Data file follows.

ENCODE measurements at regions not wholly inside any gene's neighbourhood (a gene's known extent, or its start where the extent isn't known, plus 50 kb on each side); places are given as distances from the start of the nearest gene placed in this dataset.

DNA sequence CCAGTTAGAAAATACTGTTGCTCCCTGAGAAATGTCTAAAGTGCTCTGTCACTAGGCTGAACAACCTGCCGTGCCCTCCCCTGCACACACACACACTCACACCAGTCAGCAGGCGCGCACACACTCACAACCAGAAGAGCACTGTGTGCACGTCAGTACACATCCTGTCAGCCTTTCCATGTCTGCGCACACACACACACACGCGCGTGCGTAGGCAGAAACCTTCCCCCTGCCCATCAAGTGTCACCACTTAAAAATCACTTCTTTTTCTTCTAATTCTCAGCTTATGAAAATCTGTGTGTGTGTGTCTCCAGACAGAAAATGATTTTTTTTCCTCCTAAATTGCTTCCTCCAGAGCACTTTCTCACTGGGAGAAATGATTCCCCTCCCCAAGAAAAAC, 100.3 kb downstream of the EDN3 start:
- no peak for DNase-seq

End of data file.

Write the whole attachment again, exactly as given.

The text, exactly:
ENCODE measurements at regions not wholly inside any gene's neighbourhood (a gene's known extent, or its start where the extent isn't known, plus 50 kb on each side); places are given as distances from the start of the nearest gene placed in this dataset.

DNA sequence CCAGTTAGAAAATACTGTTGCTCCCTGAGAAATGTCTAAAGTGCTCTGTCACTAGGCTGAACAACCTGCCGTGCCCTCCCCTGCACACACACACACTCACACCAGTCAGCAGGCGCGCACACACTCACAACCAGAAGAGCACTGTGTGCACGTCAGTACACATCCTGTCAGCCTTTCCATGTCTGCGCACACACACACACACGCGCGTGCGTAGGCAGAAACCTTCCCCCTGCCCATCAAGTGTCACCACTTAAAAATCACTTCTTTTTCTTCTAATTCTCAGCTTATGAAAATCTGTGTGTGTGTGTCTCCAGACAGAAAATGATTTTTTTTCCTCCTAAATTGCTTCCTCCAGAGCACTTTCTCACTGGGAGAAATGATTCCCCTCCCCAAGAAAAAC, 100.3 kb downstream of the EDN3 start:
- no peak for DNase-seq